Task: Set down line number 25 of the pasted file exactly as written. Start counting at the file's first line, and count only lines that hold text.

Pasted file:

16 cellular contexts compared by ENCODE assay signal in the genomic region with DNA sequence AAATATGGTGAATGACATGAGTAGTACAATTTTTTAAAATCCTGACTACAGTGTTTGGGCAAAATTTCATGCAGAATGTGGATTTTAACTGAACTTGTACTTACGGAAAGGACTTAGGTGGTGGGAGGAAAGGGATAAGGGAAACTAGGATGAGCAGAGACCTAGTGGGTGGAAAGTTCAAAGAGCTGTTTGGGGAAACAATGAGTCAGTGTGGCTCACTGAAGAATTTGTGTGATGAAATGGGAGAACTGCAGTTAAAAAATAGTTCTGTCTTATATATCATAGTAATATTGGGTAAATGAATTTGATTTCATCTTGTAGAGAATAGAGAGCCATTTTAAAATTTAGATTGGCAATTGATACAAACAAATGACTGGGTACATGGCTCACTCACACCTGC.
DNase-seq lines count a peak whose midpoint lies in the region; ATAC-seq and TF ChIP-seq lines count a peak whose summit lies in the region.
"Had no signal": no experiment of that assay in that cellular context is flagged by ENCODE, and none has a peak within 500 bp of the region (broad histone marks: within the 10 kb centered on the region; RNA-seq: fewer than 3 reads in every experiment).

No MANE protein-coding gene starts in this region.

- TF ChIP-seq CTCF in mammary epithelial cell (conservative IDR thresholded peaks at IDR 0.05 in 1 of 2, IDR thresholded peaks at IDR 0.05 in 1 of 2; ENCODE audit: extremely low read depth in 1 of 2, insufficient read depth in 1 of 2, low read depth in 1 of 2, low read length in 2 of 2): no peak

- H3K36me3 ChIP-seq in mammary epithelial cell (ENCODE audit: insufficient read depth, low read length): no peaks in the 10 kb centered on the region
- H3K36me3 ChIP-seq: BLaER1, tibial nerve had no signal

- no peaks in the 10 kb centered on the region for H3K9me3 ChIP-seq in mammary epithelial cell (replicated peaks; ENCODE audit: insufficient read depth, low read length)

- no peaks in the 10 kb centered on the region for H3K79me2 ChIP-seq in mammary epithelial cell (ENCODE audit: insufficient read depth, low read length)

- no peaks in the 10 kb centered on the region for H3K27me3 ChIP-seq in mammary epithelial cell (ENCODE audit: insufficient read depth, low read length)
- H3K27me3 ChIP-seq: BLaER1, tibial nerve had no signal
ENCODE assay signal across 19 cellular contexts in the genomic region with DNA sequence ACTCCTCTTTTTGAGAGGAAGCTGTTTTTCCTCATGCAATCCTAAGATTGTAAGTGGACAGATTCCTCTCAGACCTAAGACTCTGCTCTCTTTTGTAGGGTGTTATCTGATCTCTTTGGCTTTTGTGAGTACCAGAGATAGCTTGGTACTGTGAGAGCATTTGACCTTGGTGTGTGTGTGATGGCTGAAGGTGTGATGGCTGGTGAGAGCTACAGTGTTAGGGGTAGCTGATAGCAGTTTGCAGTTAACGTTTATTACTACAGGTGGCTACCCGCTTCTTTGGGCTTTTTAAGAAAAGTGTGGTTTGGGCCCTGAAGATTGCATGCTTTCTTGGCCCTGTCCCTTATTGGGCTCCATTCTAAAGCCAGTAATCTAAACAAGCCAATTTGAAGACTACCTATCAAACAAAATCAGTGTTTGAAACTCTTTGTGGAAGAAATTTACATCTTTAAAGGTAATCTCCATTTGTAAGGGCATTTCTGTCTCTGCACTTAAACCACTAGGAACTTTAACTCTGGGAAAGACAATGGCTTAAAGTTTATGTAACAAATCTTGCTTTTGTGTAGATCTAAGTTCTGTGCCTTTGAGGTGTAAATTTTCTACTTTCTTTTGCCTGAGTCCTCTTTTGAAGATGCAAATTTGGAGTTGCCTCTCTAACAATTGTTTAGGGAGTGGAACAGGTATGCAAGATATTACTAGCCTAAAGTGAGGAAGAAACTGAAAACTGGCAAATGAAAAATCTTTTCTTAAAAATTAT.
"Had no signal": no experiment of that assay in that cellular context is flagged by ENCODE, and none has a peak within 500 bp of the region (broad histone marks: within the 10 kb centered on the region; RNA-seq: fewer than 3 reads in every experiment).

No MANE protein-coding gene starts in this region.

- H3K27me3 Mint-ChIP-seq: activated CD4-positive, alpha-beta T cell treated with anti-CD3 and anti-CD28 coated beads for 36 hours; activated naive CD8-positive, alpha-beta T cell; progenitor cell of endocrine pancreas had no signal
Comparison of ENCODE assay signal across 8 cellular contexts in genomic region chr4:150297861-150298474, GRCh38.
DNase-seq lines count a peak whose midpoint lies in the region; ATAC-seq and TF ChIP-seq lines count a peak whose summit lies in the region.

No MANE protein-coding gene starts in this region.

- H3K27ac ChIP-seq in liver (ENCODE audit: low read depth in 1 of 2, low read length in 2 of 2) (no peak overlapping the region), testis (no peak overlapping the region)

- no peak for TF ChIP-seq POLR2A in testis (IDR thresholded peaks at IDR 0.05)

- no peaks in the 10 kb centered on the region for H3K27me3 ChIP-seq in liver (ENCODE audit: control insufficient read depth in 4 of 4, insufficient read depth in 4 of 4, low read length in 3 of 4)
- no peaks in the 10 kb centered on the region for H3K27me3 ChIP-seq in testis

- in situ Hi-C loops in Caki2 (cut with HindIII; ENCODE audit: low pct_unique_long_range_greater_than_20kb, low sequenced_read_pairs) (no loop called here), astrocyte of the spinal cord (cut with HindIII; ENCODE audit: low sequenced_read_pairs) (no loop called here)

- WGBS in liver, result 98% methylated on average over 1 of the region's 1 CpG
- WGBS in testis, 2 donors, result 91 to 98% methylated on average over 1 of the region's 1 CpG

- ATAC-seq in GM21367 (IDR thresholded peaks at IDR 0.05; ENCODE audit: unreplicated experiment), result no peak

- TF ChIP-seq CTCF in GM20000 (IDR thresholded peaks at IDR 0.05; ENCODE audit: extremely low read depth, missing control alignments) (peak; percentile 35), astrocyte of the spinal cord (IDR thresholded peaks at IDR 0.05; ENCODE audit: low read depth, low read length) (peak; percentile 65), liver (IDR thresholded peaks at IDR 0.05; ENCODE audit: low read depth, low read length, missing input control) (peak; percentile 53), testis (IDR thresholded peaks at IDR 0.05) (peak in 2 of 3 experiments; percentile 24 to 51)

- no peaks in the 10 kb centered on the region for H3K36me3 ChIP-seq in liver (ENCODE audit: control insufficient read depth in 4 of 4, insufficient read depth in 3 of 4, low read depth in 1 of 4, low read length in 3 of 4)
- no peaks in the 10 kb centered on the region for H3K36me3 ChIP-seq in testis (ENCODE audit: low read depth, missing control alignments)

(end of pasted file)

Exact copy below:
- WGBS in testis, 2 donors, result 91 to 98% methylated on average over 1 of the region's 1 CpG